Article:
Virginia Willis Blog

How to Make “Cream of Anything Soup”

How to Cook Cream of Anything Soup on

La Technique

Soup is in the kitchen forecast with the polar vortex making a last dash into spring this week. “Cream of Anything Soup” is one of the easiest of soups to make. It can be practical and money-saving, too. Do you have some vegetables lingering in the fridge that are too limp for sautéing or too bruised for salad? Don’t toss them in the compost or the trash. They are perfect for “Cream of Anything Soup.”  Think “Cream of Anything Soups” are too rich and fatty? You actually don’t need any cream for velvet-smooth, silky soups other than perhaps an optional few drops at the end. Do you think soups are just for winter – how about Chilled Cream of Asparagus this spring or Cream of Corn or Zucchini Soup this summer? How to Make “Cream of Anything Soup” is a fundamental kitchen technique.

How to Make Cream of Anything Soup on


“Cream of Anything Soup” is as simple as combining fresh vegetables, stock, and puréeing the mixture until smooth. However, it’s not about dumping a bunch of things in a pot. There’s a formula that consists of a series of techniques. First, you want to start with the soup base. In its most simple form, the base of a soup can be onion. In French cooking, the combination of onion, celery, and carrot is called a mirepoix. Nearly all cuisines have an assemblage of vegetables that form the base for their soups, stews, and sauces. In Italian and Spanish cooking it’s soffrito and sofrito, respectively; in Cajun it’s called the Holy Trinity; and when we venture a bit further South into the Caribbean it’s called recaíto and is boldly flavored with chilies, garlic, culantro, and cilantro. All vegetable bases are cooked in a little fat or oil to concentrate the flavor of the vegetables and evaporate out some of the moisture, creating a full-flavored soup base.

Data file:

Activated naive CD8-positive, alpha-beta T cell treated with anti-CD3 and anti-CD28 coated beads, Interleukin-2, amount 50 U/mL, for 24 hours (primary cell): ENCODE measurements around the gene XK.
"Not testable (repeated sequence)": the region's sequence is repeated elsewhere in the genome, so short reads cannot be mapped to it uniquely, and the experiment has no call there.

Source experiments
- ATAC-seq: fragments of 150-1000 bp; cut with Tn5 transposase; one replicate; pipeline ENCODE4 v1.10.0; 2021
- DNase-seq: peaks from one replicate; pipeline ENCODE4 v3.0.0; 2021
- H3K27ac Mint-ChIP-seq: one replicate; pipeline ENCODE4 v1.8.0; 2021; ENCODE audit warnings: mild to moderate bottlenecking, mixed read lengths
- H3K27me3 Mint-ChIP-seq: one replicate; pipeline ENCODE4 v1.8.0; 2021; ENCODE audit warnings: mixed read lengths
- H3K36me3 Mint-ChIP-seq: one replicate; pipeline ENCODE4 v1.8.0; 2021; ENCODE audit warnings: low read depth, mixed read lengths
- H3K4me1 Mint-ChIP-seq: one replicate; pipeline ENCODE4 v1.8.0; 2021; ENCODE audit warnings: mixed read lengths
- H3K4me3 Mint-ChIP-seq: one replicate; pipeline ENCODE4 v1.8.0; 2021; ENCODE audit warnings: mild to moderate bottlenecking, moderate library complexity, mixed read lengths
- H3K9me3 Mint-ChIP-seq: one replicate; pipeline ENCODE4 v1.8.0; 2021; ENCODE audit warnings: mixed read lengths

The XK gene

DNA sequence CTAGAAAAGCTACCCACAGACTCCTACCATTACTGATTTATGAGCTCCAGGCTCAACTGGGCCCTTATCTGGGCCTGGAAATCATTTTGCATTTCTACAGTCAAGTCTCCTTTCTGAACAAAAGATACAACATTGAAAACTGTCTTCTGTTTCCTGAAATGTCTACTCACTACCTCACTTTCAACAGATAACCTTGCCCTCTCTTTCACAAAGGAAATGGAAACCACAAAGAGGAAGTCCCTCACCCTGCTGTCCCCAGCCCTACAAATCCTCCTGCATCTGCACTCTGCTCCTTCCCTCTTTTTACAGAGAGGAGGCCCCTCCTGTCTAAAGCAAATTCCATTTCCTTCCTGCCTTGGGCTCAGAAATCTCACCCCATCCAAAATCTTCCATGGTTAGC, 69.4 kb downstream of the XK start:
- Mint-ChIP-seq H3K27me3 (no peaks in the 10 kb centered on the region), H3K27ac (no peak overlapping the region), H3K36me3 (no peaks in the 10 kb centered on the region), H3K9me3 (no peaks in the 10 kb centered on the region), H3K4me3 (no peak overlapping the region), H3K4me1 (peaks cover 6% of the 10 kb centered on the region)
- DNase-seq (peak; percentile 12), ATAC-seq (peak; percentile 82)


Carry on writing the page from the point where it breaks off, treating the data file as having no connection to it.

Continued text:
How to Cook Cream of Anything Soup on

Bouquet Garni

Next up is an optional step, but it can make all the difference in building layers of flavor in your “Cream of Anything Soup.” It’s a flavoring sachet called a bouquet garni and is traditionally filled with parsley, thyme, peppercorns, and a bay leaf. (Notice I’ve reserved the parsley leaves and am only using the stems in the bouquet garni. I’ve reserved the leaves for garnish. It’s the most cost effective way to use many herbs.) This simple combination of herbs and spices is classic for French cooking. However, the flavor combinations are endless. Want to enhance your Cream of Corn Soup with Mexican flavors? Try adding cilantro instead of parsley. How about an Asian influence for your Cream of Carrot Soup? Try adding a piece of star anise to the sachet. The technique is the same regardless of the ingredients.

How to Cook Cream of Anything Soup on

Cream of Mushroom Soup